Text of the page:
about his or her process or life script. Insight will emerge from the interaction when the therapist follows these basic principles. Although this may seem to take a long time, in the end it is more effective, safer, and no lengthier than approaches that appear to obtain a quicker cognitive understanding. Working through—-that is, destructuring and integrating core processes—-requires identifying and staying with feelings as the patient explores his or her experience. It involves feeling the affect and is, of necessity, more than cognitive and/or verbal. The therapist must be able to experience with the patient the feeling of the empty shell, the core self, and the critic and to work with these feelings as they emerge and naturally evolve. It means feeling the inner child's painful hunger, terror, and need for the defense and how, when, and why it worked. It means feeling the experience of being an alien. Such working through requires more intensive work over time than therapy that is only palliative. Any cognitive identification of a theme before the patient can feel it is, at best, preparatory for deeper work, work based on the patient's felt sense of self and others. An interpretation is only valid when it is confirmed by the patient's felt sense of it. A cognitive identification before the patient can feel it lacks the patient's felt sense as a means of confirming or disconfirming the therapist's interpretations. The cognitive focus is often a barrier to deeper work based on a felt sense. The schizoid needs the therapist to be able to contact the hidden core self without being intrusive. This requires much sensitivity and awareness of the process so that openings can be found where the therapist and patient can discover a way to symbolize the very young, primitive, preverbal sentiment of the inner core self. It also requires that the therapist be willing and able to admit errors and counter-transference so that breaches in the therapist-patient relationship can be healed. A woman who wants to marry and raise a family but who relates to men using the schizoid compromise is not likely to benefit from either an emphasis on contact skills and relationship discussions that prematurely consider themes before they emerge in the therapy or a therapy in which the therapist does not understand the schizoid process. A man who says he wants intimacy but is always unavailable, critical, busy, or too impatient is in the same predicament. Treatment must proceed step by step by exploring issues as they emerge with a therapist who is informed by an understanding of the schizoid process. For example, a man in a relationship keeps asserting that he wants his freedom. Inquiry and mental experiments start to clarify the situation. He is asked to describe in detail what happens when he is at home and to imagine what he would do if he were free. What emerges is a relationship pattern in which there is no movement into intimate contact and no movement to separate while maintaining the sense of emotional bonding. This eventually links to early childhood experiences of being emotionally isolated within a troubled family, with freedom only coming by being away from the warring family situation. These isolating defenses were necessary in childhood, but subsequent exploration led the patient to discover other solutions for himself as an adult. For most schizoids, resistance to awareness and contact were necessary for survival in childhood, and they often still play a healthy function in adulthood. My advice is to treat resistance as just another legitimate feeling state of the patient, something for you and the patient to experience, understand, identify with, and make clear. It should not be treated as something to be gotten rid of. It is necessary to bring together the parts of the self that the patient has kept isolated from each other. This can be done by bringing the split off parts into the room at the same time—-the desire and the dread, the active and the passive core selves, the attacker and the core self. By bringing into awareness both parts of a split self, the parts are clarified and a dialectical synthesis or assimilation can begin. Certain techniques, such as the gestalt therapy empty chair and two-chair techniques, may be helpful, but the techniques are less important than the attitude of bringing the separated parts into some kind of internal dialogue. With regard to groups, schizoid patients often attend regularly and are important to the group process, although they may not be very active. They often come to group for a long time and may feel ashamed about this. When schizoid patients do work in group and even manifest some change, they can become discouraged by their own shame over how long it is taking or over how the group process is not encouraging them. At such times they need support for understanding that it is legitimate for the therapy to take that long. This is particularly the case when other group members come and go more quickly. If growth is occurring, they need help to see themselves as other than defective for still being in group and encouragement to stay and continue their work.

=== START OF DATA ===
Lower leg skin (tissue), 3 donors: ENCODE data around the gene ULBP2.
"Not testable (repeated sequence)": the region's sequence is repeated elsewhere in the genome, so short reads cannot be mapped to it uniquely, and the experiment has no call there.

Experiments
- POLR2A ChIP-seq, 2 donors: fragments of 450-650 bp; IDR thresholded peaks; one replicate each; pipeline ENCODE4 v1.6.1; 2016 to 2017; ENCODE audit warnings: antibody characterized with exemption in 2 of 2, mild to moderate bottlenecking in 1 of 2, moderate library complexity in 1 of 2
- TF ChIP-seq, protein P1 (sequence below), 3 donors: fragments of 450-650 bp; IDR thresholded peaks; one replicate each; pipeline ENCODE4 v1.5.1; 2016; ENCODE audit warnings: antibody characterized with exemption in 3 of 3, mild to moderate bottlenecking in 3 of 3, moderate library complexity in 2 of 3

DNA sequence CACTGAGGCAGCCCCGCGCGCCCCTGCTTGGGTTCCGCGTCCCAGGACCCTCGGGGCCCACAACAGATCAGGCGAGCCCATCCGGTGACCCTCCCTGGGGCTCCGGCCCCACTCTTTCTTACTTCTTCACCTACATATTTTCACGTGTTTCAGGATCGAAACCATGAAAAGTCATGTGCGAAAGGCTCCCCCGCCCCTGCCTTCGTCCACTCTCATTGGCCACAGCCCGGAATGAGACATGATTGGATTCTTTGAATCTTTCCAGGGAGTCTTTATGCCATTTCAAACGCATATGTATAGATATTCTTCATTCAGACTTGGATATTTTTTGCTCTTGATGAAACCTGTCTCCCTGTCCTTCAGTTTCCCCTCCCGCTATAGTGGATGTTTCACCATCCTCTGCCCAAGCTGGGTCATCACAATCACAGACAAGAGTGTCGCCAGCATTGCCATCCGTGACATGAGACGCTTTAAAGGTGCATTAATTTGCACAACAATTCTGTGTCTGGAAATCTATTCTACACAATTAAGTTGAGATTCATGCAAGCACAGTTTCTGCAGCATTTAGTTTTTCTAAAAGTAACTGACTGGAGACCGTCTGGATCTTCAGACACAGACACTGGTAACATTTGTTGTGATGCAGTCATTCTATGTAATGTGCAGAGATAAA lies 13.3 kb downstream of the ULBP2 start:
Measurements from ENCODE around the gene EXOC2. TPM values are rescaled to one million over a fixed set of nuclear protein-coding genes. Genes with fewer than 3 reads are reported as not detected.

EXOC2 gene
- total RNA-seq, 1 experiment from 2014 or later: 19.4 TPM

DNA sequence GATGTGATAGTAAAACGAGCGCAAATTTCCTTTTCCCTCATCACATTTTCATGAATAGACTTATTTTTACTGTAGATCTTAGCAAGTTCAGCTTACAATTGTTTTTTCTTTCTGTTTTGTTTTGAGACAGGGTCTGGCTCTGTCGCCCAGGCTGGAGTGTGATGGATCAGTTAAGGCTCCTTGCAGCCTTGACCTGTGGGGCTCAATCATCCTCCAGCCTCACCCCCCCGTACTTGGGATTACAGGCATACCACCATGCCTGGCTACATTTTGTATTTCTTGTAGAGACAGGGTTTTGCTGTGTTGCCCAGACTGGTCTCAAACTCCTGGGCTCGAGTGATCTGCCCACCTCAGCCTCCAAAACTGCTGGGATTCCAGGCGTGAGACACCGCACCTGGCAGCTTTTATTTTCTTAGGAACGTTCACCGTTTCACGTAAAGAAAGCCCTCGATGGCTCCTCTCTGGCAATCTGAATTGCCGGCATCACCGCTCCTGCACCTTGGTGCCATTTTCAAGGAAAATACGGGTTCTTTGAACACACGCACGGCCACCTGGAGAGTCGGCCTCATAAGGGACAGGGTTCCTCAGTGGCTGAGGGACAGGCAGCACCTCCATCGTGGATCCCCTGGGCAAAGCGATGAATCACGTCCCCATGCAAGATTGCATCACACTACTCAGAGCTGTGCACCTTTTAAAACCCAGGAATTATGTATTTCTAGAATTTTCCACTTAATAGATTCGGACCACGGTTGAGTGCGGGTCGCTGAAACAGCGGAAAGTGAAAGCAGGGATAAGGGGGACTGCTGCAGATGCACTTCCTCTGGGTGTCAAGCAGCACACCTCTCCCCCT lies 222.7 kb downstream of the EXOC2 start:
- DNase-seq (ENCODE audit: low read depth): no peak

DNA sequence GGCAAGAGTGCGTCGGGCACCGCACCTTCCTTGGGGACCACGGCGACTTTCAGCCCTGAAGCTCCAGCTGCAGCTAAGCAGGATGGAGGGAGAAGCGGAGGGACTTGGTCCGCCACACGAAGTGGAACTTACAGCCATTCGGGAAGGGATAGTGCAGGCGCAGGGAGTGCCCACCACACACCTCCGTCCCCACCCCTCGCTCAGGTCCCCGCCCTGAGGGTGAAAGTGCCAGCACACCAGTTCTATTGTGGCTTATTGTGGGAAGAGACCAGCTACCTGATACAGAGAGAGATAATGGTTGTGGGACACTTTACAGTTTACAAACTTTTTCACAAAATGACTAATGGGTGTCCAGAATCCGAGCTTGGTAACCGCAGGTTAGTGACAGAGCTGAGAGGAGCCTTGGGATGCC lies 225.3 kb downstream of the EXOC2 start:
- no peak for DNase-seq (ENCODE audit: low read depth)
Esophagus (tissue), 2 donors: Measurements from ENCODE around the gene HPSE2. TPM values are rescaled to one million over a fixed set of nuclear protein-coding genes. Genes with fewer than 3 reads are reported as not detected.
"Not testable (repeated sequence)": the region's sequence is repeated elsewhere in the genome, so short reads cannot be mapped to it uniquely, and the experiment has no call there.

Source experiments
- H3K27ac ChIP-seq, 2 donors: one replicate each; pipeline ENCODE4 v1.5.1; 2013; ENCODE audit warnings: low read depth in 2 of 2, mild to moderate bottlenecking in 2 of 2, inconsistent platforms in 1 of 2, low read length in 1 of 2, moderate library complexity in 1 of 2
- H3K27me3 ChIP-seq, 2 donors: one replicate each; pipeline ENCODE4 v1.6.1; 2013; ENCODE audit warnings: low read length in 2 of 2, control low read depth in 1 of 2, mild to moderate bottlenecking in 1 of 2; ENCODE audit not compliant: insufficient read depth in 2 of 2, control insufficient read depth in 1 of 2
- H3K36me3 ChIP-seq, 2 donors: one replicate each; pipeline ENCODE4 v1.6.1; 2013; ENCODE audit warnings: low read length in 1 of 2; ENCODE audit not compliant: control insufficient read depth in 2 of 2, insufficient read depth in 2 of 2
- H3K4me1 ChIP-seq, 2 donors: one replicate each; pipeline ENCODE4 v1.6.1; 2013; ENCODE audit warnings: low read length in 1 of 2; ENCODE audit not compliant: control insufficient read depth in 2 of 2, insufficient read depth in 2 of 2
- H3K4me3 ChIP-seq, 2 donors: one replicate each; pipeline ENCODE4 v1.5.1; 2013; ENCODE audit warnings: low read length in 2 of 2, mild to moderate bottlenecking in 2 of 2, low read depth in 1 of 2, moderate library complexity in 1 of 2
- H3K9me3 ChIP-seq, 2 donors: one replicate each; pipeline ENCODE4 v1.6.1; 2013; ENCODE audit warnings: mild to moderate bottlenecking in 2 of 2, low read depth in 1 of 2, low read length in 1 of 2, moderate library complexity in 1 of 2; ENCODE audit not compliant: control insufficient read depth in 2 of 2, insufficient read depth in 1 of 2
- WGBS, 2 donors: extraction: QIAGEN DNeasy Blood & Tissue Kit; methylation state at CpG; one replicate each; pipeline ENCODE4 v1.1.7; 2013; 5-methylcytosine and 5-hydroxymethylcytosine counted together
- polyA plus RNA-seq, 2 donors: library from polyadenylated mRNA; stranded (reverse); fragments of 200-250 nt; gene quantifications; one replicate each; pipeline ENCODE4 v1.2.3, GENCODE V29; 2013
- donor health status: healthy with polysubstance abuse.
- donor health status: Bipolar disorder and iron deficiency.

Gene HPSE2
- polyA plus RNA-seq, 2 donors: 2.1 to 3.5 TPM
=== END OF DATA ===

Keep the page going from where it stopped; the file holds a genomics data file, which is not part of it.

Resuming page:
The Course of Therapy